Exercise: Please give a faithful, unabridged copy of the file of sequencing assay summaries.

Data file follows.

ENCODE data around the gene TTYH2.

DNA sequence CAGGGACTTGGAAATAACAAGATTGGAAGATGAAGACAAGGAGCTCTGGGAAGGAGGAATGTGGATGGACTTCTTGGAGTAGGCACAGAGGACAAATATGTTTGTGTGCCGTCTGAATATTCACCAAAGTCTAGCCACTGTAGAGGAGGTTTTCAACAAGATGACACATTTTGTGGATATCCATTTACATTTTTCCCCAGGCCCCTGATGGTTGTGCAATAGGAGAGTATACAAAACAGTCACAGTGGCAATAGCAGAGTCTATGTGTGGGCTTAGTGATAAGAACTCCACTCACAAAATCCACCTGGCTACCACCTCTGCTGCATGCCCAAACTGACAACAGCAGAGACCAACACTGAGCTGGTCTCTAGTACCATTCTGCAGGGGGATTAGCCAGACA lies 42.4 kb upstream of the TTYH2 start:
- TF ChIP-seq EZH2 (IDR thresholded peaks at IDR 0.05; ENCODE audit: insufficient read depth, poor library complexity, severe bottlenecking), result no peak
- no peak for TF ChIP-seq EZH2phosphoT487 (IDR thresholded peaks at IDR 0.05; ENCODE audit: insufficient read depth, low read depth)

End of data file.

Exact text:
ENCODE data around the gene TTYH2.

DNA sequence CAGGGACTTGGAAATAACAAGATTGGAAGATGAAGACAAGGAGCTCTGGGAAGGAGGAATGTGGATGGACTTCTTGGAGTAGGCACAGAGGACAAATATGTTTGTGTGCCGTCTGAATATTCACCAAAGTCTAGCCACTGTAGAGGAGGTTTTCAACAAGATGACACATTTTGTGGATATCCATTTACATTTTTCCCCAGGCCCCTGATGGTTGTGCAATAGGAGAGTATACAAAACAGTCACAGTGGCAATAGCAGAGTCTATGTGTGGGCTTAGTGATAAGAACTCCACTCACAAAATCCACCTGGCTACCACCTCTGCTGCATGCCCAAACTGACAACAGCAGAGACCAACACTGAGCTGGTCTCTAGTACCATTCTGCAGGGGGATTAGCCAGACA lies 42.4 kb upstream of the TTYH2 start:
- TF ChIP-seq EZH2 (IDR thresholded peaks at IDR 0.05; ENCODE audit: insufficient read depth, poor library complexity, severe bottlenecking), result no peak
- no peak for TF ChIP-seq EZH2phosphoT487 (IDR thresholded peaks at IDR 0.05; ENCODE audit: insufficient read depth, low read depth)